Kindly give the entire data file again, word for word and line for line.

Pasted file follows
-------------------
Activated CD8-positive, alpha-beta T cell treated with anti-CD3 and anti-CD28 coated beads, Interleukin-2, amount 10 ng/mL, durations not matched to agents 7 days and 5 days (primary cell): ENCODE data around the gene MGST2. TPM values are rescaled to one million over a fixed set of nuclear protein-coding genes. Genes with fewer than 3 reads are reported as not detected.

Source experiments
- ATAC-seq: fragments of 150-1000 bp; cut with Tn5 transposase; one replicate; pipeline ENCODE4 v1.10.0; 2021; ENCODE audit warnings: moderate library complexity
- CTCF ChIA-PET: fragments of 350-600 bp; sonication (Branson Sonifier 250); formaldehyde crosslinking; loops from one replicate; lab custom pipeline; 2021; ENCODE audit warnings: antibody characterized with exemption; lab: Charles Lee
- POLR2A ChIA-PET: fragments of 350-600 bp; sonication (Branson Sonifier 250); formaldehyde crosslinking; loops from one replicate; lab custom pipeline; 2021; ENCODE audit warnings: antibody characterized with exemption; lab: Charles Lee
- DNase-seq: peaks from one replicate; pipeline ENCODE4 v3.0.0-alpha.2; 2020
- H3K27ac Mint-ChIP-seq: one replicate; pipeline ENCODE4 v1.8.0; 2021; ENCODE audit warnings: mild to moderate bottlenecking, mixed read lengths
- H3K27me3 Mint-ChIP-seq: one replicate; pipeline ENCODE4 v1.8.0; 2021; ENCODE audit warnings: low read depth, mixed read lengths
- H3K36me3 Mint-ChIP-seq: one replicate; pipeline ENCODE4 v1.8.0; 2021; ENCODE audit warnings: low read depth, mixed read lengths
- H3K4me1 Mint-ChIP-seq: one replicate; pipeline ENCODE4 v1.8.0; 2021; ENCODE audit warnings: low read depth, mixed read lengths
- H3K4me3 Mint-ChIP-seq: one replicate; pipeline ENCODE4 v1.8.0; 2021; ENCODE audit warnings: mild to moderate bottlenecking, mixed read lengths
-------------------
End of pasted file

Activated CD8-positive, alpha-beta T cell treated with anti-CD3 and anti-CD28 coated beads, Interleukin-2, amount 10 ng/mL, durations not matched to agents 7 days and 5 days (primary cell): ENCODE data around the gene MGST2. TPM values are rescaled to one million over a fixed set of nuclear protein-coding genes. Genes with fewer than 3 reads are reported as not detected.

Source experiments
- ATAC-seq: fragments of 150-1000 bp; cut with Tn5 transposase; one replicate; pipeline ENCODE4 v1.10.0; 2021; ENCODE audit warnings: moderate library complexity
- CTCF ChIA-PET: fragments of 350-600 bp; sonication (Branson Sonifier 250); formaldehyde crosslinking; loops from one replicate; lab custom pipeline; 2021; ENCODE audit warnings: antibody characterized with exemption; lab: Charles Lee
- POLR2A ChIA-PET: fragments of 350-600 bp; sonication (Branson Sonifier 250); formaldehyde crosslinking; loops from one replicate; lab custom pipeline; 2021; ENCODE audit warnings: antibody characterized with exemption; lab: Charles Lee
- DNase-seq: peaks from one replicate; pipeline ENCODE4 v3.0.0-alpha.2; 2020
- H3K27ac Mint-ChIP-seq: one replicate; pipeline ENCODE4 v1.8.0; 2021; ENCODE audit warnings: mild to moderate bottlenecking, mixed read lengths
- H3K27me3 Mint-ChIP-seq: one replicate; pipeline ENCODE4 v1.8.0; 2021; ENCODE audit warnings: low read depth, mixed read lengths
- H3K36me3 Mint-ChIP-seq: one replicate; pipeline ENCODE4 v1.8.0; 2021; ENCODE audit warnings: low read depth, mixed read lengths
- H3K4me1 Mint-ChIP-seq: one replicate; pipeline ENCODE4 v1.8.0; 2021; ENCODE audit warnings: low read depth, mixed read lengths
- H3K4me3 Mint-ChIP-seq: one replicate; pipeline ENCODE4 v1.8.0; 2021; ENCODE audit warnings: mild to moderate bottlenecking, mixed read lengths